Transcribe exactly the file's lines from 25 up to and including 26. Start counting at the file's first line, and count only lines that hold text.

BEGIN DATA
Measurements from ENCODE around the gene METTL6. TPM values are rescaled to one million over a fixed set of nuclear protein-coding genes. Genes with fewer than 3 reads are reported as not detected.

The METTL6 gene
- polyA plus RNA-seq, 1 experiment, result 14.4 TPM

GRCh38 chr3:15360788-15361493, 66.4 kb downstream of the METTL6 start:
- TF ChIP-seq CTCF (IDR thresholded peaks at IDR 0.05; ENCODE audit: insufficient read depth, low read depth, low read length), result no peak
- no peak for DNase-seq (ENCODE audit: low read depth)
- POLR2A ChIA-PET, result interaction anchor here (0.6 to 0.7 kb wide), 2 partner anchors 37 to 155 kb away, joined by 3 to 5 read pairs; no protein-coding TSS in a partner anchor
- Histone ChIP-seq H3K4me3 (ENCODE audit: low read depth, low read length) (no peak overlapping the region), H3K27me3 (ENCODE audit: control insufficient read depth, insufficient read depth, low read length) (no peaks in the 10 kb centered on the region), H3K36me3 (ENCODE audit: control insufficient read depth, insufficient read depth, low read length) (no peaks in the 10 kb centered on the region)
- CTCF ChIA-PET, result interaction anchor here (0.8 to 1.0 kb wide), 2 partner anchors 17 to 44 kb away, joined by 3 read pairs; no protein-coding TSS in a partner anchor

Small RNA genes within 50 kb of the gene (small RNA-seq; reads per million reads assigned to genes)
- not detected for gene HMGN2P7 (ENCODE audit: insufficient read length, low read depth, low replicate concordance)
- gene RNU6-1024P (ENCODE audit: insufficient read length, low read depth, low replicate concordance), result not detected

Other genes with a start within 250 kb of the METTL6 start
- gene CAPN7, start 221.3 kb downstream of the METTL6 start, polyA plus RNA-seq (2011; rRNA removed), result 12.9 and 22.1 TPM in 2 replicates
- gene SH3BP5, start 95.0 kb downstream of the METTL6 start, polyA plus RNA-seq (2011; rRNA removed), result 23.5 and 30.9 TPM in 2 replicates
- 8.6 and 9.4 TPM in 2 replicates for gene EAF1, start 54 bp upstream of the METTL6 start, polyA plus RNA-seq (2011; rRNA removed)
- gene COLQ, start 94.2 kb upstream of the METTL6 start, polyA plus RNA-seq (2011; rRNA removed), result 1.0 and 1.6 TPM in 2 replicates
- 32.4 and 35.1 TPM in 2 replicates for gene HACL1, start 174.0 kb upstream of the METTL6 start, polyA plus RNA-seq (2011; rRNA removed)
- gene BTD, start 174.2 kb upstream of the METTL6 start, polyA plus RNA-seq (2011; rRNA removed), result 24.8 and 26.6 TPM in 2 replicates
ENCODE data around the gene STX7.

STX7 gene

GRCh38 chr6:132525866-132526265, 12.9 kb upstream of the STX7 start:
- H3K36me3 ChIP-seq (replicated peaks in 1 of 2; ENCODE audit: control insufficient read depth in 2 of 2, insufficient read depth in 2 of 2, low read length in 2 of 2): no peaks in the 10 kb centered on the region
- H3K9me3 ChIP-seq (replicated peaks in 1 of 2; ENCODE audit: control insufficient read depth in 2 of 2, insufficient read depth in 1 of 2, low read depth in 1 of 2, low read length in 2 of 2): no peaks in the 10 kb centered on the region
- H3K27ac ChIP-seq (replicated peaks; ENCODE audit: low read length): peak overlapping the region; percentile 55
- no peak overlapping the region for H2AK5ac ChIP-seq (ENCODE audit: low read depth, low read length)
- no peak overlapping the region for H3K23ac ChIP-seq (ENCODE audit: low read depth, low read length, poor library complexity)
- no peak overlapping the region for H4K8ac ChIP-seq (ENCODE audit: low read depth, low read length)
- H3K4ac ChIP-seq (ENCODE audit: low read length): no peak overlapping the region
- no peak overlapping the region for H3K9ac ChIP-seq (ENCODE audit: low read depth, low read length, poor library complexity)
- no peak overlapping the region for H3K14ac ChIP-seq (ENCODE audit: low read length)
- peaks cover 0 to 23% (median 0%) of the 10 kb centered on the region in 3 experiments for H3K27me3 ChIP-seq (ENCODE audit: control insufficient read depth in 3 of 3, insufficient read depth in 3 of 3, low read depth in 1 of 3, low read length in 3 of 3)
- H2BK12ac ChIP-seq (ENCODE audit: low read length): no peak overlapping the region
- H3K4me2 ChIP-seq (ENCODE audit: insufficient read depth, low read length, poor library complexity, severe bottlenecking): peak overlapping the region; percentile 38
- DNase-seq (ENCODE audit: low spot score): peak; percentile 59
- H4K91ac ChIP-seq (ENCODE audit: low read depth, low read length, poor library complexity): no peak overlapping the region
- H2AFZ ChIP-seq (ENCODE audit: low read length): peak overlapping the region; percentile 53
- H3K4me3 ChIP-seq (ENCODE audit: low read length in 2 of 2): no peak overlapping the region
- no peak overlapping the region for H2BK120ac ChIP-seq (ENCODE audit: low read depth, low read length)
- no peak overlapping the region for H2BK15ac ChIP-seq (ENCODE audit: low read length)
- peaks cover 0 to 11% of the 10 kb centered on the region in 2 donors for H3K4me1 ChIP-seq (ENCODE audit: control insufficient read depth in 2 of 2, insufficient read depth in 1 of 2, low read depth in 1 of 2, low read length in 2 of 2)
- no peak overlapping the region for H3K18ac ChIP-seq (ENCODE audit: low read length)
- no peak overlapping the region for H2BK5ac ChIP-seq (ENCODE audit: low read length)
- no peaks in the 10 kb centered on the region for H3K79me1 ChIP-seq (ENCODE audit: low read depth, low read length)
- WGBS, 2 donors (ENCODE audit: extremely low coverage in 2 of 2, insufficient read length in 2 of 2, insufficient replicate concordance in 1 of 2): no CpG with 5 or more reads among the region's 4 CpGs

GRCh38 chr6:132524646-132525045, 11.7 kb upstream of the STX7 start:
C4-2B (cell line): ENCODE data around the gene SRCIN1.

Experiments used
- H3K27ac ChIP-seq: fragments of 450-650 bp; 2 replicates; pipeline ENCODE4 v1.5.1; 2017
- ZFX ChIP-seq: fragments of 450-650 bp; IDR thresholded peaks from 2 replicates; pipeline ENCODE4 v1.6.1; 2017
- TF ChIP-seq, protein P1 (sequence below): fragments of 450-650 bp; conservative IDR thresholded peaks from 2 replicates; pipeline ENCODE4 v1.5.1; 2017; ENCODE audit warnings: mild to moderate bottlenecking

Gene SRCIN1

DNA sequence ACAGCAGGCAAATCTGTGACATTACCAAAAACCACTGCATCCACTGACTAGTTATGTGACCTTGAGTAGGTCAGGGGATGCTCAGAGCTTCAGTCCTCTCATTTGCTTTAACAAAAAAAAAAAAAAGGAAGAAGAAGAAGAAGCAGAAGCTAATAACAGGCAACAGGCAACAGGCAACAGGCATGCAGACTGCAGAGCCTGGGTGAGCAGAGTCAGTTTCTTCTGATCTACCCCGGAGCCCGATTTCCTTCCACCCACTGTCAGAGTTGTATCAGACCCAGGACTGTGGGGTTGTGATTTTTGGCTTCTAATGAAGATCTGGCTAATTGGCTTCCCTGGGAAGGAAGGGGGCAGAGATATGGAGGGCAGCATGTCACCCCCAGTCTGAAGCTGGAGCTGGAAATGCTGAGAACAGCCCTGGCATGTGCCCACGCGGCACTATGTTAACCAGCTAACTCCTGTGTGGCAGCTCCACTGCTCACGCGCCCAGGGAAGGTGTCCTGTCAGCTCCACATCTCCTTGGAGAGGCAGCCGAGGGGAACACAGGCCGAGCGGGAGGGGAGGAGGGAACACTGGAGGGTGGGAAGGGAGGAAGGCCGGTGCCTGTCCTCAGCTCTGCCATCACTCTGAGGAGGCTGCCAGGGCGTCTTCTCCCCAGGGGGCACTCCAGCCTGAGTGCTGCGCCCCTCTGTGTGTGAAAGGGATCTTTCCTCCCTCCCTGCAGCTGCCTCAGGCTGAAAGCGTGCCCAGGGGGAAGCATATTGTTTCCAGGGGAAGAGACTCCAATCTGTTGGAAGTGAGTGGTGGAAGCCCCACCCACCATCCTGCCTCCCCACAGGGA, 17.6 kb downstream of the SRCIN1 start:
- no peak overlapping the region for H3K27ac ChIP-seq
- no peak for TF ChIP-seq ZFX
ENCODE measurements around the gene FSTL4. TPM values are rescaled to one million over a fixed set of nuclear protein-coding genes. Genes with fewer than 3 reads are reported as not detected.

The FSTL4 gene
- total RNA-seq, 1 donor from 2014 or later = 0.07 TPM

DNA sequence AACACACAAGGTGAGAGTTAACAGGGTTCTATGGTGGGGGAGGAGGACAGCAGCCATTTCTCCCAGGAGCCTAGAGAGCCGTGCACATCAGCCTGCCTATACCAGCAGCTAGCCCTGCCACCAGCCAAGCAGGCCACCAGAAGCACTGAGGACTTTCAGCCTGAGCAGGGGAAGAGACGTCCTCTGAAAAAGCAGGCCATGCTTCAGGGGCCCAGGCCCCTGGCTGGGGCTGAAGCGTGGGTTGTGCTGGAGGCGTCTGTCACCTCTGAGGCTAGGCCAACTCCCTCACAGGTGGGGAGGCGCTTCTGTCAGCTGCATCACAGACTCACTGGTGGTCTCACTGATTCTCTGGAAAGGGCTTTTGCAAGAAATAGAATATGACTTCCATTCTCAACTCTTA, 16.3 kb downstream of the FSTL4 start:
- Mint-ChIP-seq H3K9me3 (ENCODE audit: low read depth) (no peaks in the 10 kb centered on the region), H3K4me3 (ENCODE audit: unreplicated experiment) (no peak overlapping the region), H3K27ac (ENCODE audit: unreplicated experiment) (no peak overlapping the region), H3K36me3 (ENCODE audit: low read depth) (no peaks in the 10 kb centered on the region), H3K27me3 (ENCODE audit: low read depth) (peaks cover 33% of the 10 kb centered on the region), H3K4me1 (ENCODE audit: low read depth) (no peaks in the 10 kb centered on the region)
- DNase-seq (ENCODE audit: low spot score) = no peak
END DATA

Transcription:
- H3K27ac ChIP-seq (replicated peaks; ENCODE audit: low read length): peak overlapping the region; percentile 55
- no peak overlapping the region for H2AK5ac ChIP-seq (ENCODE audit: low read depth, low read length)